Archive for Los Angeles Angels of Anaheim
Nelson, 27, hit .222/.243/.278 (36 wRC+) in 37 plate appearances for the Yankees after being acquired from the Rockies earlier this month. He finished up his tenure with the team with a nice little 8-for-26 (.308) road trip. The Yankees acquired infielder Reid Brignac from the Rockies earlier today, replacing Alberto Gonzalez.
According to multiple reports, the Angels have agreed to sign Josh Hamilton to a five-year contract worth $125M. The Yankees were never really in the hunt for the slugger outside of a report that they were looking into his background, but it’s a major move that changes the AL landscape nonetheless. Gotta figure the Rangers, who are quietly having a nightmare offseason after a disastrous end to the season, will look into Nick Swisher and Michael Bourn to replace some of the lost production.
The Angels have signed Ryan Madson to a one-year contract according to multiple reports, and the deal will pay the right-hander a $3.5M base salary. He can earn another $2.5M in roster bonuses (based on days on the active roster) and $1M in incentives (bases on games finished).
The 32-year-old Madson was one of two formerly-elite relievers recovering from Tommy John surgery on the free agent market this winter, joining Joakim Soria. Soria, 28, has indicated a willingness to setup for the Yankees just so he could be around his idol Mariano Rivera, and now we have an idea of what it would take to sign him. Soria is several years younger than Madson with a much longer track record in the closer’s role (saves pay) though, but he’s also coming off his second Tommy John surgery. It would be a pretty big coup if the Yankees could add him to their bullpen with a similarly structured contract, say a one-year deal worth $5M with another $3M in bonuses.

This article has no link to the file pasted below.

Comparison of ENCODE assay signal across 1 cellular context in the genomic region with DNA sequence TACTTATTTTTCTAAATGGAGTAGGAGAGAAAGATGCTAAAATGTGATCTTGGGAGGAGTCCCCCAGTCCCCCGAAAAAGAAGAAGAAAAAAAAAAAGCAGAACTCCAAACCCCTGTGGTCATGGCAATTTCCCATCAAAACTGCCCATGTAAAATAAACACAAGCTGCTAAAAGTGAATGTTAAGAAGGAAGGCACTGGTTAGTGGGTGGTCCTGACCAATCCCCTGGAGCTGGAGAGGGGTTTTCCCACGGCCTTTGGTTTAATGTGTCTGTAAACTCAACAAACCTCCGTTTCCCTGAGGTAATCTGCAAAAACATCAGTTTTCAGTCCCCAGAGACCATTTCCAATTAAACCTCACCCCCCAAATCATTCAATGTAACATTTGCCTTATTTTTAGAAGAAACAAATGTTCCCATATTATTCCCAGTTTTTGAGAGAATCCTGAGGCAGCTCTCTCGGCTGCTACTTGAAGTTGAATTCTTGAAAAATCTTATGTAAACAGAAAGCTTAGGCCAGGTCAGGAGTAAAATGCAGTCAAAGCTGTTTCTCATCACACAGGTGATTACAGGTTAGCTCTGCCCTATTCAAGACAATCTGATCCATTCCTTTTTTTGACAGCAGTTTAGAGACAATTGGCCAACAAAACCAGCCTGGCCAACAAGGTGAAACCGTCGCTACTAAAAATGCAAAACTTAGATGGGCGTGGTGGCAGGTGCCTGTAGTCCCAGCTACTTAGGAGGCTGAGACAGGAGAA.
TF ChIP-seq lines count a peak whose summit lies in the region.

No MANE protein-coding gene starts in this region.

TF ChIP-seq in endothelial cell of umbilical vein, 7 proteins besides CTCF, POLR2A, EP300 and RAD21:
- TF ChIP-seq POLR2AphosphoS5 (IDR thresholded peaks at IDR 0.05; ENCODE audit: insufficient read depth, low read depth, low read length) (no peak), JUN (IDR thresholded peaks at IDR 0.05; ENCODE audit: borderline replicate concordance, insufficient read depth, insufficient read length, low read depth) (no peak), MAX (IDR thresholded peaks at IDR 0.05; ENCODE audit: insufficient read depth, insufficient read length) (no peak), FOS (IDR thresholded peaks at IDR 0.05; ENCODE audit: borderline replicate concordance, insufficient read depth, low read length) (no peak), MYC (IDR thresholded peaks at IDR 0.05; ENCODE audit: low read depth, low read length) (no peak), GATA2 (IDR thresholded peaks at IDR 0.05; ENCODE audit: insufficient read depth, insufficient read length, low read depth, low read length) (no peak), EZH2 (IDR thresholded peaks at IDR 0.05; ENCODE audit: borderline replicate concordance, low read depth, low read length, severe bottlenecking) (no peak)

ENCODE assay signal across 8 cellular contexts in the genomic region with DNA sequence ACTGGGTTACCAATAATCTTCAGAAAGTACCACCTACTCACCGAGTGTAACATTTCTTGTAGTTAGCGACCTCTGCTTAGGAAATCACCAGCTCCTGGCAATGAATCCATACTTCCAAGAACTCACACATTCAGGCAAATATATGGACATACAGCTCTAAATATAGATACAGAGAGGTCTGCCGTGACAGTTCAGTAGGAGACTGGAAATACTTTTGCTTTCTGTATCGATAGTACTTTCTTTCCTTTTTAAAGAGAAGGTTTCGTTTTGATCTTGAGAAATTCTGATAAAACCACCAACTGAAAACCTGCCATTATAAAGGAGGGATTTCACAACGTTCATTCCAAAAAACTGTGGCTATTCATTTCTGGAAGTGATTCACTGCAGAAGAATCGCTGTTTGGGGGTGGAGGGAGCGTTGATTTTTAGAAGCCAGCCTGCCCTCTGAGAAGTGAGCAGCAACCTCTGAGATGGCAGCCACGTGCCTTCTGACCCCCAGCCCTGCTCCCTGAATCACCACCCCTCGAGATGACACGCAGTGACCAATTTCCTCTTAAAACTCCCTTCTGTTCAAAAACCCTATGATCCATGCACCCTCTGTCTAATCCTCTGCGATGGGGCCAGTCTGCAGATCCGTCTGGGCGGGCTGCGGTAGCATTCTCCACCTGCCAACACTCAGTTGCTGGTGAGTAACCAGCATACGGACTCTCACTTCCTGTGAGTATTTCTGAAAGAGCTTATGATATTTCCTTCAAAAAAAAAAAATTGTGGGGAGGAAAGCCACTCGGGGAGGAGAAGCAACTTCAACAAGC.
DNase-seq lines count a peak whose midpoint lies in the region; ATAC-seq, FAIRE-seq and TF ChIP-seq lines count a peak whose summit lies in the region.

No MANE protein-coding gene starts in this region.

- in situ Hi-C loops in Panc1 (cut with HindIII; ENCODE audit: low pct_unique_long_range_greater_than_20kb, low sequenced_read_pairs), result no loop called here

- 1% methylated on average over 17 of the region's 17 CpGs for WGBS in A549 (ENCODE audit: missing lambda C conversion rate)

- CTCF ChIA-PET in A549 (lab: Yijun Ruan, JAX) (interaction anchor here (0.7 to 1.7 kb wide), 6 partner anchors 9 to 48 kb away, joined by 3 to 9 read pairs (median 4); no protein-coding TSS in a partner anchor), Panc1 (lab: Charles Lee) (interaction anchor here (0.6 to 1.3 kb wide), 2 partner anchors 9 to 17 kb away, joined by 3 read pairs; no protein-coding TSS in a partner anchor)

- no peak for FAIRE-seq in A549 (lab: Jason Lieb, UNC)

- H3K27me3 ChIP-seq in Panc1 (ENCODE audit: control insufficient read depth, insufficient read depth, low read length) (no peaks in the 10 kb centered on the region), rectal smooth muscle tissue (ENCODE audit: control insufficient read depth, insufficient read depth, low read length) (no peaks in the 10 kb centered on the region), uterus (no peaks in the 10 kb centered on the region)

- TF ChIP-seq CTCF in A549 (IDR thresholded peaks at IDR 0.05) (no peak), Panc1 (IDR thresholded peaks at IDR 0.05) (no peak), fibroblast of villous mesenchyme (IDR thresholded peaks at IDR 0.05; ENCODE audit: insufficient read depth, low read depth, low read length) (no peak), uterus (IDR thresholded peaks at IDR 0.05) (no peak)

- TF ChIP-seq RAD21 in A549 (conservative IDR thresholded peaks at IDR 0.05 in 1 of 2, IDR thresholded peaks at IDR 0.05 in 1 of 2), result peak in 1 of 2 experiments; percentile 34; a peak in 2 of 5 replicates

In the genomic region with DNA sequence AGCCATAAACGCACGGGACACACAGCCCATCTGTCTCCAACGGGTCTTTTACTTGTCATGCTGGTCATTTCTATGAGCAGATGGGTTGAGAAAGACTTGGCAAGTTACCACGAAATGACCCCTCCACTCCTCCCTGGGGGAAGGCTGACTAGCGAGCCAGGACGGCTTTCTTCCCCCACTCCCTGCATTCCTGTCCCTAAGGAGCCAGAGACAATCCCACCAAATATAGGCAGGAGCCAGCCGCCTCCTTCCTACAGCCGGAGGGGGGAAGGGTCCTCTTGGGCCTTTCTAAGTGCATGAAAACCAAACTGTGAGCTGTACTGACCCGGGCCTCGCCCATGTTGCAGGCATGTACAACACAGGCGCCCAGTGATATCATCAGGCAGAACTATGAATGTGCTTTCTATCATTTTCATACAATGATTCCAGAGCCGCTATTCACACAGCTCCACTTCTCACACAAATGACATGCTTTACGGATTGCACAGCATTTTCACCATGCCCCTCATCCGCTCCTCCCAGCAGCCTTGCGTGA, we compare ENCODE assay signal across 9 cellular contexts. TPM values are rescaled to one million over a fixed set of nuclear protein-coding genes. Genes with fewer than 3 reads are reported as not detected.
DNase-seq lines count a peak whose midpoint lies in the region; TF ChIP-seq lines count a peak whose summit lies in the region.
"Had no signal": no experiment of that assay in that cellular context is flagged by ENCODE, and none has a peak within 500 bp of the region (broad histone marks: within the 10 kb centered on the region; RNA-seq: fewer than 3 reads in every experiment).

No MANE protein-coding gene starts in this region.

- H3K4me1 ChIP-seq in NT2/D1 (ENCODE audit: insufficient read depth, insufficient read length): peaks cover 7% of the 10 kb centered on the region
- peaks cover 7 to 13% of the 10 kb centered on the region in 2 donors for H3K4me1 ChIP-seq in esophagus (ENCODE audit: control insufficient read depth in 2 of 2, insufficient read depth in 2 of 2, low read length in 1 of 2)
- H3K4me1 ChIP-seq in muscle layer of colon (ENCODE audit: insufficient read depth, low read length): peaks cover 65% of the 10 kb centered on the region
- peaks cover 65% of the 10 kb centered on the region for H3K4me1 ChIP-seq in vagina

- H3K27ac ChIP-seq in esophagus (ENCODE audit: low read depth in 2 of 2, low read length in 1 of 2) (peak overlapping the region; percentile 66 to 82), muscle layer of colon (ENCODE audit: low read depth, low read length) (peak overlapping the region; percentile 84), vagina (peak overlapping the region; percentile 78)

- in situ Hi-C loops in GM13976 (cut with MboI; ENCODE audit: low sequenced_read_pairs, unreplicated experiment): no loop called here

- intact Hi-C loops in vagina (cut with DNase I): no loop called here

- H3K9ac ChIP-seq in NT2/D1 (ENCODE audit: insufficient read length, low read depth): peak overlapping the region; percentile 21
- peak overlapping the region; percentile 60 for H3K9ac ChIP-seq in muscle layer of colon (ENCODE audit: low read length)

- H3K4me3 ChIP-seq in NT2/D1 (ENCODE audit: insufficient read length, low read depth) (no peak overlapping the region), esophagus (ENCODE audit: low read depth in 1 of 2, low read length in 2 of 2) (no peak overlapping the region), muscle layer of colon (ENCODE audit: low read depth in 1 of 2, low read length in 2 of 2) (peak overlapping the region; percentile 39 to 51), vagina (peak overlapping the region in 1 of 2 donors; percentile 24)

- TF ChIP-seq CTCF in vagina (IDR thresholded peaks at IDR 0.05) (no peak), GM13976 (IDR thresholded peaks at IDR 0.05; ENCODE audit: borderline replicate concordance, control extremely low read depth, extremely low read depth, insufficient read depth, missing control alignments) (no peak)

The Angels and Yankees have developed a long-distance rivalry over the last decade or so, and as a result they’ve only made two trades with each other since 1996: Jeff Kennard for Jose Molina (2007) and Bret Prinz for Wil Nieves (2005). That’s it, two swaps involving spare arms and backup catchers. The Halos have since appointed a new GM however, plus they haven’t made the playoff since losing the 2009 ALCS to the Yankees, so perhaps they’re a little more open to the idea of trading with a rival for the sake of improving the club.
Los Angeles Anaheim spent big bucks on Albert Pujols and C.J. Wilson last year but fell into the trap of being top heavy. They had little depth, especially on the pitching side, meaning they had few alternatives when Ervin Santana stunk and while Jered Weaver, Dan Haren, and Scott Downs were on the DL. The end result was a third place finish and another offseason spent trying to figure out how to compete with the Rangers (and now the Athletics as well). The Angels have a few pieces who could help the Yankees, so perhaps the two sides could get together for the rare deal.
Alberto Callaspo & Andrew Romine